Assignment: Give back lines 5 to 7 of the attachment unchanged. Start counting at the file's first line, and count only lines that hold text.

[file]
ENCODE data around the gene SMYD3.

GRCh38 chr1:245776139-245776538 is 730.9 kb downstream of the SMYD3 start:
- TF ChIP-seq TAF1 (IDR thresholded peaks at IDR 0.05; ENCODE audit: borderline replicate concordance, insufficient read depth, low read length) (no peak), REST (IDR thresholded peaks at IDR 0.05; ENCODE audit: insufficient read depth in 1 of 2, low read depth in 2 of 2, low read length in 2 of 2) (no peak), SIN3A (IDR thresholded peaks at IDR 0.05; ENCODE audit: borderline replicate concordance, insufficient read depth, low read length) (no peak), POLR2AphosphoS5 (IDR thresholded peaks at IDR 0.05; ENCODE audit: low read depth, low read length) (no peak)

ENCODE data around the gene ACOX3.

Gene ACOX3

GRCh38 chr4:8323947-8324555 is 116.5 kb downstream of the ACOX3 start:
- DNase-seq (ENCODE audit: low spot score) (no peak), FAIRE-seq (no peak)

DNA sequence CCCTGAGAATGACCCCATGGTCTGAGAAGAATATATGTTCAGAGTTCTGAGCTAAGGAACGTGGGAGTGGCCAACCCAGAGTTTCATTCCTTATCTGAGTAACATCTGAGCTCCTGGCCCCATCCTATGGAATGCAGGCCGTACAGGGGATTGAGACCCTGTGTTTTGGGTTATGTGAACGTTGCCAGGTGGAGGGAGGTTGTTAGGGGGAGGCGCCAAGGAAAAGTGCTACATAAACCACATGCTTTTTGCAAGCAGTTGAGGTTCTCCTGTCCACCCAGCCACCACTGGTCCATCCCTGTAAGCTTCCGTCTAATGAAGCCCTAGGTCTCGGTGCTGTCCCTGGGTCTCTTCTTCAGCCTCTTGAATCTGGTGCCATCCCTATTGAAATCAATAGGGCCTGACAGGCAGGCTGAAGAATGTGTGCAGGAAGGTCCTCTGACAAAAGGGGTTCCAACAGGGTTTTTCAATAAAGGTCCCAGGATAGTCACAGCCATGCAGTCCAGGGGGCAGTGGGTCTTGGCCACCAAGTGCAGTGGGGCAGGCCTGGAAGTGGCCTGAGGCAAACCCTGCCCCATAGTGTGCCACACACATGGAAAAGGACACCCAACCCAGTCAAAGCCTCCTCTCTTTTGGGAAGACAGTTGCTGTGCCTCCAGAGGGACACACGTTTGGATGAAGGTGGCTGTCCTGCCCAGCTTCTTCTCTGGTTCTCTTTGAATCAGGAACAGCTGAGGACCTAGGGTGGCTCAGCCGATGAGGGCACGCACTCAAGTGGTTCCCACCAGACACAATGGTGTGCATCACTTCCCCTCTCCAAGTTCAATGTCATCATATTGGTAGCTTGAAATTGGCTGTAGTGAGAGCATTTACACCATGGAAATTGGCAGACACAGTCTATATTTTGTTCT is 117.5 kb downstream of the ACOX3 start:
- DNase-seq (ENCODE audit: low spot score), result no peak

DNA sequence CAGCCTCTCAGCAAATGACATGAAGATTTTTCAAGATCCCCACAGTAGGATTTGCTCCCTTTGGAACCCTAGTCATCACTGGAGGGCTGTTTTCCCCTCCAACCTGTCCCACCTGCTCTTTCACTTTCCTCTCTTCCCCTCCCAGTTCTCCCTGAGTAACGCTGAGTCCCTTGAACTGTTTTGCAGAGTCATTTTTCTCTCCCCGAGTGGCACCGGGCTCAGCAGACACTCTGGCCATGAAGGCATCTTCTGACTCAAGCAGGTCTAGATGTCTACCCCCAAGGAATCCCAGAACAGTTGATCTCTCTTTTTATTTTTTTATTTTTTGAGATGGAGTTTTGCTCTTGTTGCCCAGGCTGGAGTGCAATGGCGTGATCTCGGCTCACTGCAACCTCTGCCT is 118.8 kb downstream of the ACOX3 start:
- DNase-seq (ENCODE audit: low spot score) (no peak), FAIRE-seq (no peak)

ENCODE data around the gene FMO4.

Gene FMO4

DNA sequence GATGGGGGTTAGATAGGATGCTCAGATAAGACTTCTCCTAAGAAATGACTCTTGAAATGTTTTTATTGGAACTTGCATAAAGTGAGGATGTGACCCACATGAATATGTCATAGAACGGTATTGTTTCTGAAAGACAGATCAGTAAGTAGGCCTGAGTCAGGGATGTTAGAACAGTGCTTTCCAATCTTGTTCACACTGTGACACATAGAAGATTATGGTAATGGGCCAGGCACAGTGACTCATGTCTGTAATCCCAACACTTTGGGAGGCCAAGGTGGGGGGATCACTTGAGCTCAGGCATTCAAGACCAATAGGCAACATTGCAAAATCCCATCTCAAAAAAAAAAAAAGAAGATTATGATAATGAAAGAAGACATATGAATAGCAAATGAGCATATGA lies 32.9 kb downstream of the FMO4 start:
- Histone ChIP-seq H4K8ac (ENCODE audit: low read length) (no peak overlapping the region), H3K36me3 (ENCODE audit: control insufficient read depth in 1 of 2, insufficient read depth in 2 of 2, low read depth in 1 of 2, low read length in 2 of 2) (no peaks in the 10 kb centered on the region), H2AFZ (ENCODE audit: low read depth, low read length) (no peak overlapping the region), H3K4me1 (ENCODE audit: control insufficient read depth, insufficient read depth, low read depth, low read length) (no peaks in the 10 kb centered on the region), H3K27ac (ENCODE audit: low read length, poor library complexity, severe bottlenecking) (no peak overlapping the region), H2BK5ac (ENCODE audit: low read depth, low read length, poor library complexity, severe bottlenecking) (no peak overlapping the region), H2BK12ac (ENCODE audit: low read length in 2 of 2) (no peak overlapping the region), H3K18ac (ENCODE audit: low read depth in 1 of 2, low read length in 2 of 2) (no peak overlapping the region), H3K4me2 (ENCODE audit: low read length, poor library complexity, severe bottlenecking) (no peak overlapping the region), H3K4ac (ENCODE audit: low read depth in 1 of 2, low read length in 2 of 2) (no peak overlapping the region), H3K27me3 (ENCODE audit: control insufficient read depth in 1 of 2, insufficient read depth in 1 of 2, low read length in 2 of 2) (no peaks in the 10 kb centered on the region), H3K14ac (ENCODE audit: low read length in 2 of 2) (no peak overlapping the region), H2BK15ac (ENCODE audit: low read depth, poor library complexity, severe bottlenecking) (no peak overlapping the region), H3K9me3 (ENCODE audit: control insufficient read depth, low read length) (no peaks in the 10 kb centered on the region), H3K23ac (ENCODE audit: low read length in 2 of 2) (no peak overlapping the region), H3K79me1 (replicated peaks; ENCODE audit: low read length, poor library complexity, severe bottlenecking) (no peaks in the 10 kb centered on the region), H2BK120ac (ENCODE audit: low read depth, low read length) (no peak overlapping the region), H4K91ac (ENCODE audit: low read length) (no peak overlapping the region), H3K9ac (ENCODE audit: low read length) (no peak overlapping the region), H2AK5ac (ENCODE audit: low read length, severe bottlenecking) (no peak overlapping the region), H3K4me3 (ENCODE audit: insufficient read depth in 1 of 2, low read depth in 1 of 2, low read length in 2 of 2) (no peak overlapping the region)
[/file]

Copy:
Gene ACOX3

GRCh38 chr4:8323947-8324555 is 116.5 kb downstream of the ACOX3 start:
- DNase-seq (ENCODE audit: low spot score) (no peak), FAIRE-seq (no peak)